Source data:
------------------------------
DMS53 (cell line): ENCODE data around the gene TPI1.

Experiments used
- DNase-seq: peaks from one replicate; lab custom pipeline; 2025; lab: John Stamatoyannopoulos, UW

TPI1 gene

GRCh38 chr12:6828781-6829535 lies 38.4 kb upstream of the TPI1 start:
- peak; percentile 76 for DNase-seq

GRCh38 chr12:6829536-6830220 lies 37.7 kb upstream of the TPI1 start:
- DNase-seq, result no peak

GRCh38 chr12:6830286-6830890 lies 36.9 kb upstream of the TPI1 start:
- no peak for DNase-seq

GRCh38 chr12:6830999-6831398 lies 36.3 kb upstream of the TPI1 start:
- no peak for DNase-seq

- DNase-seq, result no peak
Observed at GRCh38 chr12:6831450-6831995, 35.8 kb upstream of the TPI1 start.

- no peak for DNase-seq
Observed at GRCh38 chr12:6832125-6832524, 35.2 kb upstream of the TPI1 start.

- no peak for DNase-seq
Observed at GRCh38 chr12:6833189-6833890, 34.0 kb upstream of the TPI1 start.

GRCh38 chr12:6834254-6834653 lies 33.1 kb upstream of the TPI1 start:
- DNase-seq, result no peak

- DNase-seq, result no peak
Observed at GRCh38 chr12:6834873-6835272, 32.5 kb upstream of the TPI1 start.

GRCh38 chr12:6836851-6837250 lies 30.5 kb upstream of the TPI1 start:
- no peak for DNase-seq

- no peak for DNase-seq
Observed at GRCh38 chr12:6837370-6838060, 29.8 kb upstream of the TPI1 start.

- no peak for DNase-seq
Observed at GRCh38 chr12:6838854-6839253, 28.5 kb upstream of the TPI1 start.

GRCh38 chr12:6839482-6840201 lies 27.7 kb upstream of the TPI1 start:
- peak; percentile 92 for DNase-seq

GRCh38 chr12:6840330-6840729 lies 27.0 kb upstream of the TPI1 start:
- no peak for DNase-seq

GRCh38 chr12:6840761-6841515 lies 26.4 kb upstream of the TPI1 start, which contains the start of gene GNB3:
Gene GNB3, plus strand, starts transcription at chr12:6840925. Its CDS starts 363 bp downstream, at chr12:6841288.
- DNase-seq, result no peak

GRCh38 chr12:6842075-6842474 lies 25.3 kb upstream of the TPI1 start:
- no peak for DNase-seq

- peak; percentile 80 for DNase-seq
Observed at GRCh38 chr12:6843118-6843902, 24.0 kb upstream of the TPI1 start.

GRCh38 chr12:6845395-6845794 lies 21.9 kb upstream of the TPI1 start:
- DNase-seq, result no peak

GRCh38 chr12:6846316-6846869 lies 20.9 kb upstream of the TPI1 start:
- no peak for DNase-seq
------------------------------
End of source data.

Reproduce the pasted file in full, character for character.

DMS53 (cell line): ENCODE data around the gene TPI1.

Experiments used
- DNase-seq: peaks from one replicate; lab custom pipeline; 2025; lab: John Stamatoyannopoulos, UW

TPI1 gene

GRCh38 chr12:6828781-6829535 lies 38.4 kb upstream of the TPI1 start:
- peak; percentile 76 for DNase-seq

GRCh38 chr12:6829536-6830220 lies 37.7 kb upstream of the TPI1 start:
- DNase-seq, result no peak

GRCh38 chr12:6830286-6830890 lies 36.9 kb upstream of the TPI1 start:
- no peak for DNase-seq

GRCh38 chr12:6830999-6831398 lies 36.3 kb upstream of the TPI1 start:
- no peak for DNase-seq

- DNase-seq, result no peak
Observed at GRCh38 chr12:6831450-6831995, 35.8 kb upstream of the TPI1 start.

- no peak for DNase-seq
Observed at GRCh38 chr12:6832125-6832524, 35.2 kb upstream of the TPI1 start.

- no peak for DNase-seq
Observed at GRCh38 chr12:6833189-6833890, 34.0 kb upstream of the TPI1 start.

GRCh38 chr12:6834254-6834653 lies 33.1 kb upstream of the TPI1 start:
- DNase-seq, result no peak

- DNase-seq, result no peak
Observed at GRCh38 chr12:6834873-6835272, 32.5 kb upstream of the TPI1 start.

GRCh38 chr12:6836851-6837250 lies 30.5 kb upstream of the TPI1 start:
- no peak for DNase-seq

- no peak for DNase-seq
Observed at GRCh38 chr12:6837370-6838060, 29.8 kb upstream of the TPI1 start.

- no peak for DNase-seq
Observed at GRCh38 chr12:6838854-6839253, 28.5 kb upstream of the TPI1 start.

GRCh38 chr12:6839482-6840201 lies 27.7 kb upstream of the TPI1 start:
- peak; percentile 92 for DNase-seq

GRCh38 chr12:6840330-6840729 lies 27.0 kb upstream of the TPI1 start:
- no peak for DNase-seq

GRCh38 chr12:6840761-6841515 lies 26.4 kb upstream of the TPI1 start, which contains the start of gene GNB3:
Gene GNB3, plus strand, starts transcription at chr12:6840925. Its CDS starts 363 bp downstream, at chr12:6841288.
- DNase-seq, result no peak

GRCh38 chr12:6842075-6842474 lies 25.3 kb upstream of the TPI1 start:
- no peak for DNase-seq

- peak; percentile 80 for DNase-seq
Observed at GRCh38 chr12:6843118-6843902, 24.0 kb upstream of the TPI1 start.

GRCh38 chr12:6845395-6845794 lies 21.9 kb upstream of the TPI1 start:
- DNase-seq, result no peak

GRCh38 chr12:6846316-6846869 lies 20.9 kb upstream of the TPI1 start:
- no peak for DNase-seq